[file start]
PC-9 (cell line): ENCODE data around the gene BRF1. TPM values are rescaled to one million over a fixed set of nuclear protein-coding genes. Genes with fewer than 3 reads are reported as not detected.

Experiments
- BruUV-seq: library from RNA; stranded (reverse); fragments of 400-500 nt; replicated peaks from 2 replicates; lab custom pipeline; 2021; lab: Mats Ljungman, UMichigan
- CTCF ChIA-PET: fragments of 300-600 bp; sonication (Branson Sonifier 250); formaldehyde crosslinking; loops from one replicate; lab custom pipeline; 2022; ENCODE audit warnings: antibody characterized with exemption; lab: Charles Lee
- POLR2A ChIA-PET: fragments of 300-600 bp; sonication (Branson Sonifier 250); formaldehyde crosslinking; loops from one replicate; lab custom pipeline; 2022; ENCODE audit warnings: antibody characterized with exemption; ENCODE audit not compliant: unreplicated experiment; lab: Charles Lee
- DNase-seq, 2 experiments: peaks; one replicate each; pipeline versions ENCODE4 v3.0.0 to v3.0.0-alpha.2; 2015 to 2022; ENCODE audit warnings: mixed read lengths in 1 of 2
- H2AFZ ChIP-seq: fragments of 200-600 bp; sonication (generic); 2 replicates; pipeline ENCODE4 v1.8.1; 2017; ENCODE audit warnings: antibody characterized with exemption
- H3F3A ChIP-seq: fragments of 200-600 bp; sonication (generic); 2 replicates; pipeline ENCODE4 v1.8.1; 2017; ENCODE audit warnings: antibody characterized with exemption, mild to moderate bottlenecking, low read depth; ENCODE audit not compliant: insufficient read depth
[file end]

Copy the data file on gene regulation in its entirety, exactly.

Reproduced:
PC-9 (cell line): ENCODE data around the gene BRF1. TPM values are rescaled to one million over a fixed set of nuclear protein-coding genes. Genes with fewer than 3 reads are reported as not detected.

Experiments
- BruUV-seq: library from RNA; stranded (reverse); fragments of 400-500 nt; replicated peaks from 2 replicates; lab custom pipeline; 2021; lab: Mats Ljungman, UMichigan
- CTCF ChIA-PET: fragments of 300-600 bp; sonication (Branson Sonifier 250); formaldehyde crosslinking; loops from one replicate; lab custom pipeline; 2022; ENCODE audit warnings: antibody characterized with exemption; lab: Charles Lee
- POLR2A ChIA-PET: fragments of 300-600 bp; sonication (Branson Sonifier 250); formaldehyde crosslinking; loops from one replicate; lab custom pipeline; 2022; ENCODE audit warnings: antibody characterized with exemption; ENCODE audit not compliant: unreplicated experiment; lab: Charles Lee
- DNase-seq, 2 experiments: peaks; one replicate each; pipeline versions ENCODE4 v3.0.0 to v3.0.0-alpha.2; 2015 to 2022; ENCODE audit warnings: mixed read lengths in 1 of 2
- H2AFZ ChIP-seq: fragments of 200-600 bp; sonication (generic); 2 replicates; pipeline ENCODE4 v1.8.1; 2017; ENCODE audit warnings: antibody characterized with exemption
- H3F3A ChIP-seq: fragments of 200-600 bp; sonication (generic); 2 replicates; pipeline ENCODE4 v1.8.1; 2017; ENCODE audit warnings: antibody characterized with exemption, mild to moderate bottlenecking, low read depth; ENCODE audit not compliant: insufficient read depth